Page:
Turkey’s current account remained in deficit for a 10th consecutive month as the trade balance took a hit from a global rally in energy prices, Bloomberg reported.
The deficit widened to $3.1 billion in August, compared with a surplus of $1.1 billion in the same month a year earlier, Turkey’s central bank said on Tuesday. The median of 15 estimates in a Bloomberg survey was for a gap of $3.2 billion. The shortfall for the first eight months of this year widened to $39.7 billion.
Tourism revenue was $5.1 billion, with services posting a surplus of $7.2 billion. Foreign tourist arrivals rose by an annual 58 percent in August, according to a separate data release.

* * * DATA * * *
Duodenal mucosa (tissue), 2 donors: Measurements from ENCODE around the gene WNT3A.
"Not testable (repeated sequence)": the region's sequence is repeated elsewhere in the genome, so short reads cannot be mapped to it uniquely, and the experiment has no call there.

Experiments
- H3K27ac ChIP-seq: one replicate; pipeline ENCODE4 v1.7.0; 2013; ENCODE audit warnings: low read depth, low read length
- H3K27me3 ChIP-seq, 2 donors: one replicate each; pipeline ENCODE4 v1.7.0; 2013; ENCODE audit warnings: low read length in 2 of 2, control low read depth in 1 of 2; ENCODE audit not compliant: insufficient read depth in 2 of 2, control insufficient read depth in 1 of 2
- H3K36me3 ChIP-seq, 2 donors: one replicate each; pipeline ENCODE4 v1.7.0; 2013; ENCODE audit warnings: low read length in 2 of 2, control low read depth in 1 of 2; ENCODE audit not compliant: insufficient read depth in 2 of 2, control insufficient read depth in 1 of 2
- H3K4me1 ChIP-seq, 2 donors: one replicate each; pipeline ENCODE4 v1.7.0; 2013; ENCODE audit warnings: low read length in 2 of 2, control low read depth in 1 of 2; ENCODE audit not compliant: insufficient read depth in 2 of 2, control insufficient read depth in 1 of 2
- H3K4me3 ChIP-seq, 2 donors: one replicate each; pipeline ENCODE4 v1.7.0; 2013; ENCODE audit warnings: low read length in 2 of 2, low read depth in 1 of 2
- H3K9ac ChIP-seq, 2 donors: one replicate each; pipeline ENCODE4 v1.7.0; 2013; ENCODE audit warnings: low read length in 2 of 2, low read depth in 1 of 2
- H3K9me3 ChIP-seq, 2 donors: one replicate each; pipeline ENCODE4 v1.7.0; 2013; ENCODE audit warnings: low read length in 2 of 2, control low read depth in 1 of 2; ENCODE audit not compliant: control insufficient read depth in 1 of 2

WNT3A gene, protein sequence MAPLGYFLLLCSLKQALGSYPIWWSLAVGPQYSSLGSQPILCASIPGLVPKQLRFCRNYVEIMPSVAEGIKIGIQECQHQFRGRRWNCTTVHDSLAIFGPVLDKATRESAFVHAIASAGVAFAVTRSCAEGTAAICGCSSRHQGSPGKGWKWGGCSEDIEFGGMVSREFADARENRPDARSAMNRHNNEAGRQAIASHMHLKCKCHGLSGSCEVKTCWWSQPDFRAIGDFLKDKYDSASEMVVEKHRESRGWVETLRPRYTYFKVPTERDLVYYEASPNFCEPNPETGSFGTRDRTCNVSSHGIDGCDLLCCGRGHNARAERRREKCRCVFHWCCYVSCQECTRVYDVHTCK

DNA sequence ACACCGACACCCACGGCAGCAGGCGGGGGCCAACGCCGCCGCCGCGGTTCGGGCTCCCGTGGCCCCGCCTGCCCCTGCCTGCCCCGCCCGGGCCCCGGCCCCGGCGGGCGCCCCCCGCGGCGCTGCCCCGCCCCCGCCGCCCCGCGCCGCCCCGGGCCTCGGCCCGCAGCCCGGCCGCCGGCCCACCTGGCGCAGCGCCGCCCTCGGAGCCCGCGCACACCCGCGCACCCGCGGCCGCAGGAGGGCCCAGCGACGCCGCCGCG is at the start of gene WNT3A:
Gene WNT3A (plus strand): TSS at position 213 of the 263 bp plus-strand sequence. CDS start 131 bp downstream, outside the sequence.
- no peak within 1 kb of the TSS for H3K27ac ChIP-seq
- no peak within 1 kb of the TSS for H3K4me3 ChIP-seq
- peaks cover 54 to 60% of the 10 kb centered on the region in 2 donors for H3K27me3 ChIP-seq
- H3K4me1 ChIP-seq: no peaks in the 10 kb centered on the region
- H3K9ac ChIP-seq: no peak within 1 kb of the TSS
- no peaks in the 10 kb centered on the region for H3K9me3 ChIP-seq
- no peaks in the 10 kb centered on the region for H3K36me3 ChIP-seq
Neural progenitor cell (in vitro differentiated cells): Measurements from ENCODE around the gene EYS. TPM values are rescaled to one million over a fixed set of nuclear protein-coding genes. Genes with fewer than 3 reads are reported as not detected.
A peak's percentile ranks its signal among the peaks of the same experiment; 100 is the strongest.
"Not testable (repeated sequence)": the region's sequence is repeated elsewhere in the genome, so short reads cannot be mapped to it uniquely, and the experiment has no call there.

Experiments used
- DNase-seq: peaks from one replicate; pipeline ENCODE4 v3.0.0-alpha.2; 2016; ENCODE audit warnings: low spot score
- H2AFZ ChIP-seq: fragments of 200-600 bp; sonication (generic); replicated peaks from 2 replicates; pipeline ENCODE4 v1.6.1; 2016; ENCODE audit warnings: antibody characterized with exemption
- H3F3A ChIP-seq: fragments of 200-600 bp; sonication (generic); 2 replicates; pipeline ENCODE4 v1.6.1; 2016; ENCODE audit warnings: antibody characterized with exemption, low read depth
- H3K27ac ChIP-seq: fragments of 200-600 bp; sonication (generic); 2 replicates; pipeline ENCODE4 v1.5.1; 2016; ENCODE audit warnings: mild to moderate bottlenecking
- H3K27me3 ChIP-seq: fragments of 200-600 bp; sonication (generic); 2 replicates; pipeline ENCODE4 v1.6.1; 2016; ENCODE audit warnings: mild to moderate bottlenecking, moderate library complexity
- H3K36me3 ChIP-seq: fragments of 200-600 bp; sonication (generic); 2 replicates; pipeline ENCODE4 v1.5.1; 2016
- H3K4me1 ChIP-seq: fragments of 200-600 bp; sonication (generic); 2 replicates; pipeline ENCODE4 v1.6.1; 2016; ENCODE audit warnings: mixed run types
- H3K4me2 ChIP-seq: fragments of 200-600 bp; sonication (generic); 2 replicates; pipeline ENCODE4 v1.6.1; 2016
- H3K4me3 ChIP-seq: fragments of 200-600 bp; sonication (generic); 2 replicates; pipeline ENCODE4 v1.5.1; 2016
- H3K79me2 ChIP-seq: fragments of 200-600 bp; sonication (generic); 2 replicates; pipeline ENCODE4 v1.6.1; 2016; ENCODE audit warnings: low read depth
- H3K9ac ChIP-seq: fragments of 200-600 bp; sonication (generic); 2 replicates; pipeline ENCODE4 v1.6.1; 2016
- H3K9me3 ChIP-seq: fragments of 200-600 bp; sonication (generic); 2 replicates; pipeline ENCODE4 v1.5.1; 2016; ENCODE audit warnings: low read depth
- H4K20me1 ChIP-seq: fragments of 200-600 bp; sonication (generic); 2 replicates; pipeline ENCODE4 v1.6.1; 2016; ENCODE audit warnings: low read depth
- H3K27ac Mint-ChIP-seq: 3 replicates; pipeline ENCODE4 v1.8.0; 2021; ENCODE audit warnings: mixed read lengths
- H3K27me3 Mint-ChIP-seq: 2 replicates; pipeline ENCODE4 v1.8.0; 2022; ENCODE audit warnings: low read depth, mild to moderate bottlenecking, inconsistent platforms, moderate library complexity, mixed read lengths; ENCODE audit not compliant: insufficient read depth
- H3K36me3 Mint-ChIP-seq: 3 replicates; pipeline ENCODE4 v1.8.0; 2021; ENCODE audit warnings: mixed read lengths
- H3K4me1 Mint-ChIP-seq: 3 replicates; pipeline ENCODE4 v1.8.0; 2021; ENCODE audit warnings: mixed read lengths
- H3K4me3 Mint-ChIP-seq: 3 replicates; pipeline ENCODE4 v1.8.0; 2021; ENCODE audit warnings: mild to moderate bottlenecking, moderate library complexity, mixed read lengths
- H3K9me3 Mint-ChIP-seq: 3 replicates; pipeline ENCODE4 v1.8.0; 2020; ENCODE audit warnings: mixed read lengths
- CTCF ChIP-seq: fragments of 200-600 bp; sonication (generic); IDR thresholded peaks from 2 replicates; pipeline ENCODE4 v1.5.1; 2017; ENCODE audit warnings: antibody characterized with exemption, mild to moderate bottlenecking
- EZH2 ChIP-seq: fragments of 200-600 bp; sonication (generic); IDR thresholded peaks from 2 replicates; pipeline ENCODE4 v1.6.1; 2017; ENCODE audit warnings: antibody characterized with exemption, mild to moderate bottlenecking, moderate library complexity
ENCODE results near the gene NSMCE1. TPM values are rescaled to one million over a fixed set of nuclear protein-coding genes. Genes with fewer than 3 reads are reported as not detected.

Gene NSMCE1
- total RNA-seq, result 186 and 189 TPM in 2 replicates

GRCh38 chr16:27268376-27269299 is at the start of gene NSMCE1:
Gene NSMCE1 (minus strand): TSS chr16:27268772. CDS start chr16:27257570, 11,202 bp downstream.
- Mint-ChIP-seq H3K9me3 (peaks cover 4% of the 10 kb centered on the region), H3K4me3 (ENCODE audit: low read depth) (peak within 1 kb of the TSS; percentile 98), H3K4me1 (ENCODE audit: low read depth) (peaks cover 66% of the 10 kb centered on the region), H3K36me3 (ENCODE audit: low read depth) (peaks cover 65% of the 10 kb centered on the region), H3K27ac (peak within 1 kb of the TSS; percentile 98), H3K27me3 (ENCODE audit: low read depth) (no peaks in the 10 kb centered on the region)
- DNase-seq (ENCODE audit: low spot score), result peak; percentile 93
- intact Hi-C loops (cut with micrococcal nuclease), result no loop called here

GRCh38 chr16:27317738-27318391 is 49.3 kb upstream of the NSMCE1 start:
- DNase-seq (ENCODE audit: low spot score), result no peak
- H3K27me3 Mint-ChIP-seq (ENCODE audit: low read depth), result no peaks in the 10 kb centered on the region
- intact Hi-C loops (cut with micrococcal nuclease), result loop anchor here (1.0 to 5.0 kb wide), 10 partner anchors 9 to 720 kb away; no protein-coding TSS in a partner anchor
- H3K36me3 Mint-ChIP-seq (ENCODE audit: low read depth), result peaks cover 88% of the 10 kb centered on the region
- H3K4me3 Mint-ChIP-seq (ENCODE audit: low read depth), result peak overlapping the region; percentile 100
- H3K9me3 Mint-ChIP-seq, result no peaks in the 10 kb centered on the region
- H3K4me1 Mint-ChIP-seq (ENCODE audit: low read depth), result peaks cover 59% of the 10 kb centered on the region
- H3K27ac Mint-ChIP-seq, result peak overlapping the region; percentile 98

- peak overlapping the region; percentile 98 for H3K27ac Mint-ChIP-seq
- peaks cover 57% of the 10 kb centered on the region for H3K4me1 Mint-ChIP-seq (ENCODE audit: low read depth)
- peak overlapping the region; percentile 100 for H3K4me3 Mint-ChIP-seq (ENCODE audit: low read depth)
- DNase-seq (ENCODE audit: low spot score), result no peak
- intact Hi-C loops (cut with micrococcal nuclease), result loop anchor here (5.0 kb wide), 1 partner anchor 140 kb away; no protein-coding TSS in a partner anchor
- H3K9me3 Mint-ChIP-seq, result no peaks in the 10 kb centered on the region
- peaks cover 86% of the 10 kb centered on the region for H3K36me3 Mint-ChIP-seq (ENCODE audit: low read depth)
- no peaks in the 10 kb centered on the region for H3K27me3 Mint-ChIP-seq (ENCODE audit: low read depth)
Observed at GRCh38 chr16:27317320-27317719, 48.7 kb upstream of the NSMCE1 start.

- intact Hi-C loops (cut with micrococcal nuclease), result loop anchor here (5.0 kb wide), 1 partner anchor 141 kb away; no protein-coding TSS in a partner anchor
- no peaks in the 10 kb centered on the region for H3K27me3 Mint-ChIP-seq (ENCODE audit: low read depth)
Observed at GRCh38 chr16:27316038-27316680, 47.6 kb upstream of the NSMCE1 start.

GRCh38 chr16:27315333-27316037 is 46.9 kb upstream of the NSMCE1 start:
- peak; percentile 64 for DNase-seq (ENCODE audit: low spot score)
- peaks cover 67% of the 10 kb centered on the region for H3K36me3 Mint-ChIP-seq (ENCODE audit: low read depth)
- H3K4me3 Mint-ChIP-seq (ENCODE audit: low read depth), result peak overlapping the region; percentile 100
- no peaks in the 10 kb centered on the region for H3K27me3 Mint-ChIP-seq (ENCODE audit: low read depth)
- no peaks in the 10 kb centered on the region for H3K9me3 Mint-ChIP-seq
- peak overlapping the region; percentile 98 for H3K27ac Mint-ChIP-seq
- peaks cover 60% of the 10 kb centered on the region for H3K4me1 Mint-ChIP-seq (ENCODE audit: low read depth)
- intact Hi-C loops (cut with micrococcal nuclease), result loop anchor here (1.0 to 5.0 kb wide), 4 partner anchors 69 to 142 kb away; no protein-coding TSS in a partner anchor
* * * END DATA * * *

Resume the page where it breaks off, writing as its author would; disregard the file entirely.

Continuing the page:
Official reserves rose by $10.8 billion in August. Russia is a likely source of funding, with Turkish officials telling Bloomberg in July that Rosatom Corp. was in the process of transferring $15 billion to a local subsidiary building the $20 billion Akkuyu nuclear plant on the Mediterranean coast.
The central bank will chair its next rate-setting meeting on Oct. 20 and publish the final inflation report of this year a week later. The bank has cut its benchmark interest rate by a cumulative 200 basis points in the last two months, citing a slowdown in economic activity.
The foreign trade deficit is expected to reach $105 billion this year, according to the country’s medium-term program published in September, fueled by the rally in energy prices since Russia’s invasion of Ukraine began in February.